A Small New Window on Outcomes in Chapter 13
The Analytic Framework
Norberg framed his study to respond directly to the question of chapter choice: what are the consequences for debtors and their creditors arising from choices between chapter 13 and chapter 7? The analysis emphasizes the distinct interests of secured vs. unsecured creditors: Under the present Code, secured creditors appear to be better off with a chapter 7 filing while unsecured creditors should benefit more from [a successful] chapter 13 plan. Which chapter works better for a particular debtor depends on the distribution of the debt: Debtors with relatively high secured or priority debts fare better in chapter 13, all else equal, while debtors with little or no secured debt should be better off in chapter 7.
There is thus a three-way tension built into the chapter choice that is now determined almost entirely by the debtor:4 a tension between the debtor and each of the two major creditor classes, and a tension between secured and unsecured creditors themselves. In the current debates about changing the rules for chapter choice through means-testing, the tension between secured and unsecured creditors has not been nearly so visible publicly as that between the unsecured creditors and debtor community representatives. As Norberg observes, some recent statutory proposals and the Supreme Court's ruling in Associates Commercial v. Rash5 provide new protections to secured creditors in chapter 13.6
We do not have a clear public national view of how debtors progress through chapter 13 and how well their creditors do in terms of eventual payout.7 One approach to gaining that view is to go district by district to gain the relevant longitudinal perspective. Norberg provided that perspective for the Southern District of Mississippi, circa 1998.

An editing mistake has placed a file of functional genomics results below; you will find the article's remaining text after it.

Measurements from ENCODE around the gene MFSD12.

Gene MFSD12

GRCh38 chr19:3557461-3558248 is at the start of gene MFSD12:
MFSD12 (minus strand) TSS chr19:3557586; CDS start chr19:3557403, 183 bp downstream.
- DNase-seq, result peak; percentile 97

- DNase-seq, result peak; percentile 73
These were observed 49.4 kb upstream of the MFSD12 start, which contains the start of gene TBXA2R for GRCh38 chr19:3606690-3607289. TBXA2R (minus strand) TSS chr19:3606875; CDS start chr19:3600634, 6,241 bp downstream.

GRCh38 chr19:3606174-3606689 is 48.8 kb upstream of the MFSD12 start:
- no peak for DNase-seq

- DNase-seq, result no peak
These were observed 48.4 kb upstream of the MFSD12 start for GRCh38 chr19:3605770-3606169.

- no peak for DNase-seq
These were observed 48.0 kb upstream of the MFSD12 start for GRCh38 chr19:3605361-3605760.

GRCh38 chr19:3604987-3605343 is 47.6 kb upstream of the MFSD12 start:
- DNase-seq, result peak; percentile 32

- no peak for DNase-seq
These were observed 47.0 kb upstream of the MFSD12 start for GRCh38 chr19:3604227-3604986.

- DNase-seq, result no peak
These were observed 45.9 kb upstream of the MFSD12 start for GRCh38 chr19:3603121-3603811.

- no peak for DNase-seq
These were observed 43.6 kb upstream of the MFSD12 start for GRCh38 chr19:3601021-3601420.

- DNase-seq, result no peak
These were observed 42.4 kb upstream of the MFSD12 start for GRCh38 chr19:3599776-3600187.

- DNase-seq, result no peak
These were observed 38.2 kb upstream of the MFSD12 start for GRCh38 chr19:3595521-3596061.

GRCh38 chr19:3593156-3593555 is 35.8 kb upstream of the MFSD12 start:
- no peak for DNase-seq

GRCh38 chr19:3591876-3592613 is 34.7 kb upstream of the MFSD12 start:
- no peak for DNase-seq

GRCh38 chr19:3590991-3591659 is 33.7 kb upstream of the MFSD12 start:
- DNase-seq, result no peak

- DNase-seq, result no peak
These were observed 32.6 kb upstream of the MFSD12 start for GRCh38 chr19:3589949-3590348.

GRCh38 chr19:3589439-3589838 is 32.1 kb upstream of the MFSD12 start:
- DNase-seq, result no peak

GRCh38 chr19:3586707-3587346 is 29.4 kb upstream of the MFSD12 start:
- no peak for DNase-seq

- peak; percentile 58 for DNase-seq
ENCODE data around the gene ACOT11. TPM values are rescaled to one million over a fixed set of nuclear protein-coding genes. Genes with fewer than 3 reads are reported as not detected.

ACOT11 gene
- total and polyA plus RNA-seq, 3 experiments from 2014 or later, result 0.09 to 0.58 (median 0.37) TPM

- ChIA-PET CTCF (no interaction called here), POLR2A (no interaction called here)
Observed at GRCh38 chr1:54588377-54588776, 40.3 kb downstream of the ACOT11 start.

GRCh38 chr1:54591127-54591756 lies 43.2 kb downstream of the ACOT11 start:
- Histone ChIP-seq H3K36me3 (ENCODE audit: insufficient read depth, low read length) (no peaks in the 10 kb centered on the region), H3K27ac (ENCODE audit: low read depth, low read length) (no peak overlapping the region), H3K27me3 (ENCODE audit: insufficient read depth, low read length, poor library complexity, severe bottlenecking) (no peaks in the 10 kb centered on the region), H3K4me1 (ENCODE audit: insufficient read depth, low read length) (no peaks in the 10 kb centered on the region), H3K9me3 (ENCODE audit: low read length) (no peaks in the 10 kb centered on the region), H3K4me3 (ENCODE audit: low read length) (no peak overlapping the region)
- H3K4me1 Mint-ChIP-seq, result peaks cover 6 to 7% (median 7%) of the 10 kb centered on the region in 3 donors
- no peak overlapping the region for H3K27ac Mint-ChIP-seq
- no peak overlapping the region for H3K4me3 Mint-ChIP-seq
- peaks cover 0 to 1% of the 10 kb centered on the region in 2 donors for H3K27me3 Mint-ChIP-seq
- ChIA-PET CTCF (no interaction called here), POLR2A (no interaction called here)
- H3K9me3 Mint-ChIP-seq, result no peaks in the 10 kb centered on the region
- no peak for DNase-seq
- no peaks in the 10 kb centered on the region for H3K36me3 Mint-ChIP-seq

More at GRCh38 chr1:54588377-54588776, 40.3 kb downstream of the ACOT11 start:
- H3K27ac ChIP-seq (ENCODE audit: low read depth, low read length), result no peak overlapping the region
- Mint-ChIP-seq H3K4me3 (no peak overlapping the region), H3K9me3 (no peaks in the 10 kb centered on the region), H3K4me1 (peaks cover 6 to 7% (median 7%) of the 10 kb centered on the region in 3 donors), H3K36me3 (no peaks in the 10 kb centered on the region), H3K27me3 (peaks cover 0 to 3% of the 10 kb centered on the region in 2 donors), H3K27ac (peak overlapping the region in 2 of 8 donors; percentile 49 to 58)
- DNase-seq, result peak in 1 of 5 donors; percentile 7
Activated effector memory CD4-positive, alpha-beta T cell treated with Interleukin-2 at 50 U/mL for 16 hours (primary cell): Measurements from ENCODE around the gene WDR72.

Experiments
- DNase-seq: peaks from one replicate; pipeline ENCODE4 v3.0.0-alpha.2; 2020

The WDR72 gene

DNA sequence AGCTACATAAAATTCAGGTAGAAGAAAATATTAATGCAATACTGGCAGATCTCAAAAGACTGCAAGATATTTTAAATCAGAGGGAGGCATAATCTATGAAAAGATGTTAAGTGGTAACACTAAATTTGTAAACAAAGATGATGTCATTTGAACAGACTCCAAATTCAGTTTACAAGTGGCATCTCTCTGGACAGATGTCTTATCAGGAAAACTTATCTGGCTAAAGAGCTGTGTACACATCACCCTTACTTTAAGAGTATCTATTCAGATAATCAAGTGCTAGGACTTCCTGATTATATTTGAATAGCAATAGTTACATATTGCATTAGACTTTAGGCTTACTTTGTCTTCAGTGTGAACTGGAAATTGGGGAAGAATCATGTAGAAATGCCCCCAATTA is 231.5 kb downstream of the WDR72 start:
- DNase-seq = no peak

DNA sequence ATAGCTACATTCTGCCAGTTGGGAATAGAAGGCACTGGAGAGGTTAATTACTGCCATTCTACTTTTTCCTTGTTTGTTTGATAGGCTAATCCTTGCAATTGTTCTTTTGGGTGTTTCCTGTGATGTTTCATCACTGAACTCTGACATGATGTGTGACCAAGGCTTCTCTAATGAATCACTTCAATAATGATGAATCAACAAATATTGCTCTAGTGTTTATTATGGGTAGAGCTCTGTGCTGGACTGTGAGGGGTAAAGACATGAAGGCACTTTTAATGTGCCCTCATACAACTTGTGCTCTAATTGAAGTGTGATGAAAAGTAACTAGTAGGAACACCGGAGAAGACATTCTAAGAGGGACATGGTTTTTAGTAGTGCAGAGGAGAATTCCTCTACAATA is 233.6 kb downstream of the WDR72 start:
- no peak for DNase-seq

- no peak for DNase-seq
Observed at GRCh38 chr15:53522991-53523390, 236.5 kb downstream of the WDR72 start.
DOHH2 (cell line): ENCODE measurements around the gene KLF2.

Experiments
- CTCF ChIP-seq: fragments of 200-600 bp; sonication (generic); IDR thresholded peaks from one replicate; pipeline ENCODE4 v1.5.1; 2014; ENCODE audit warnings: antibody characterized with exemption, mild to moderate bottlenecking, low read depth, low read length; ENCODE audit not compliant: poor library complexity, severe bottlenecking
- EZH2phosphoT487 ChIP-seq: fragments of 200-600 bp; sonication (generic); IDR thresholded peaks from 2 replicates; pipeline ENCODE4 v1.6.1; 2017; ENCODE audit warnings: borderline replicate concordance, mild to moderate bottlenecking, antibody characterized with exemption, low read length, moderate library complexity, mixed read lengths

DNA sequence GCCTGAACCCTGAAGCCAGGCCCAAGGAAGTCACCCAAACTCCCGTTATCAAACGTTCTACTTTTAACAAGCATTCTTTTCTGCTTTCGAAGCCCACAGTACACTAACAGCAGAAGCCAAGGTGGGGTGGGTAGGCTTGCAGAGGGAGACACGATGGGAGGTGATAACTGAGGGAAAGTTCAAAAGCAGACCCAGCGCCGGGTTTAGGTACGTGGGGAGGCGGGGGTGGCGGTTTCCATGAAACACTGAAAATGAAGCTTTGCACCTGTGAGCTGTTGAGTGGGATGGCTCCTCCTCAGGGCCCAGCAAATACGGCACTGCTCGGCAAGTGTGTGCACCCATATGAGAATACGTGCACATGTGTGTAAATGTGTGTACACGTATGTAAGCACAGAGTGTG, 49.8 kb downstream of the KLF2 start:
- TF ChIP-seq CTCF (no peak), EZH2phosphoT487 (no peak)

...debtors for whom chapter 13 provides the best chance to keep their major possessions are more likely to make the plan work for them.
The data comprised 71 chapter 13 cases filed in Mississippi Southern between 1992 and 1998; all were closed between January and June of 1998.8 By beginning with the standing trustee's closing report and working back to the plan, Norberg could show the progress, or lack of it, of these filings to a successful completion and discharge. Comparing final reports to plans was also a critical part of the analysis. Only with that comparison can we understand how chapter 13 operated in fact to regulate the extent of creditor disbursements and to aid or thwart the debtor's progress through to a chapter 13 discharge.
In a series of 26 tables, Norberg wrings the useful information out of the data from the 71 cases. We will not summarize the findings here except as they bear on the significant conclusions described in the next section.
Consistent with earlier reports from other districts, approximately one-third of the Mississippi Southern debtors (23 out of 71) completed their chapter 13 plans and received discharges.9 Of the two-thirds whose cases were dismissed from chapter 13 before completion, more than 70 percent (35 out of 48) were dismissed after plan confirmation. This suggests that initial appearances of feasibility do not accurately predict successful completion.
In particular, debtor income was not a predictor of chapter 13 success in Mississippi Southern.10 Norberg argues, with minor qualification, that these findings "undercut" the case for means-testing to limit participation in chapter 7.11 Why should we expect that debtors whose bankruptcy choice is limited to chapter 13 will be more likely to succeed than these debtors, who entered the chapter voluntarily? But he further notes that the policy intent of means testing may be to exclude relative high-income people from chapter 7 without concern for the probability of their success in chapter 13.12